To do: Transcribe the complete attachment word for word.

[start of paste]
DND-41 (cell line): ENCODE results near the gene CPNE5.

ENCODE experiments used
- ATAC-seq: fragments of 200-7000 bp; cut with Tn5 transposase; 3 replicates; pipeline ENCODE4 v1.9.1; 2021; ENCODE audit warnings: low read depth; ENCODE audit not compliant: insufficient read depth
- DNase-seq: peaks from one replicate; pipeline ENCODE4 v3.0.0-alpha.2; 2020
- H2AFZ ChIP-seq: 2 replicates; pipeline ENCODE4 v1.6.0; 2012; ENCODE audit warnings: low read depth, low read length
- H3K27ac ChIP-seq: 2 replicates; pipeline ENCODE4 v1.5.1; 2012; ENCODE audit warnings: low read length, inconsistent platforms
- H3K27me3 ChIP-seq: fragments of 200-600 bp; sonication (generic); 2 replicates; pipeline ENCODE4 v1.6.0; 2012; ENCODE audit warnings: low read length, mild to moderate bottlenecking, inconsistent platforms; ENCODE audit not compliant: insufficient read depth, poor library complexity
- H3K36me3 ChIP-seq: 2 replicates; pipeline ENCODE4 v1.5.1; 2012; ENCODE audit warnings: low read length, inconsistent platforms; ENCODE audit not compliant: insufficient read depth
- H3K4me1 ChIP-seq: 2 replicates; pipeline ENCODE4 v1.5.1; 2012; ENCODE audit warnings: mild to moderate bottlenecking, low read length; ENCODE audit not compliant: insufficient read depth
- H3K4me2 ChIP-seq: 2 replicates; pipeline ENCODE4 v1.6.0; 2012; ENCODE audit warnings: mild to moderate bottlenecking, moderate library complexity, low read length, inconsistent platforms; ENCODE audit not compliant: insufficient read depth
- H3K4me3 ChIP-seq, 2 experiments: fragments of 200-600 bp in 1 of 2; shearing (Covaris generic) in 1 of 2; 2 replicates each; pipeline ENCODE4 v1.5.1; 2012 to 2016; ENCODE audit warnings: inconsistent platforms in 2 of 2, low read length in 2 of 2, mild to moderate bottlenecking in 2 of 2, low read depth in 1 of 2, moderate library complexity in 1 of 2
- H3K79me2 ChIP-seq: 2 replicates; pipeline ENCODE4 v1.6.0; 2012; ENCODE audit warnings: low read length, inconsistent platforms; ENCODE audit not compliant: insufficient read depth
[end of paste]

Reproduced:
DND-41 (cell line): ENCODE results near the gene CPNE5.

ENCODE experiments used
- ATAC-seq: fragments of 200-7000 bp; cut with Tn5 transposase; 3 replicates; pipeline ENCODE4 v1.9.1; 2021; ENCODE audit warnings: low read depth; ENCODE audit not compliant: insufficient read depth
- DNase-seq: peaks from one replicate; pipeline ENCODE4 v3.0.0-alpha.2; 2020
- H2AFZ ChIP-seq: 2 replicates; pipeline ENCODE4 v1.6.0; 2012; ENCODE audit warnings: low read depth, low read length
- H3K27ac ChIP-seq: 2 replicates; pipeline ENCODE4 v1.5.1; 2012; ENCODE audit warnings: low read length, inconsistent platforms
- H3K27me3 ChIP-seq: fragments of 200-600 bp; sonication (generic); 2 replicates; pipeline ENCODE4 v1.6.0; 2012; ENCODE audit warnings: low read length, mild to moderate bottlenecking, inconsistent platforms; ENCODE audit not compliant: insufficient read depth, poor library complexity
- H3K36me3 ChIP-seq: 2 replicates; pipeline ENCODE4 v1.5.1; 2012; ENCODE audit warnings: low read length, inconsistent platforms; ENCODE audit not compliant: insufficient read depth
- H3K4me1 ChIP-seq: 2 replicates; pipeline ENCODE4 v1.5.1; 2012; ENCODE audit warnings: mild to moderate bottlenecking, low read length; ENCODE audit not compliant: insufficient read depth
- H3K4me2 ChIP-seq: 2 replicates; pipeline ENCODE4 v1.6.0; 2012; ENCODE audit warnings: mild to moderate bottlenecking, moderate library complexity, low read length, inconsistent platforms; ENCODE audit not compliant: insufficient read depth
- H3K4me3 ChIP-seq, 2 experiments: fragments of 200-600 bp in 1 of 2; shearing (Covaris generic) in 1 of 2; 2 replicates each; pipeline ENCODE4 v1.5.1; 2012 to 2016; ENCODE audit warnings: inconsistent platforms in 2 of 2, low read length in 2 of 2, mild to moderate bottlenecking in 2 of 2, low read depth in 1 of 2, moderate library complexity in 1 of 2
- H3K79me2 ChIP-seq: 2 replicates; pipeline ENCODE4 v1.6.0; 2012; ENCODE audit warnings: low read length, inconsistent platforms; ENCODE audit not compliant: insufficient read depth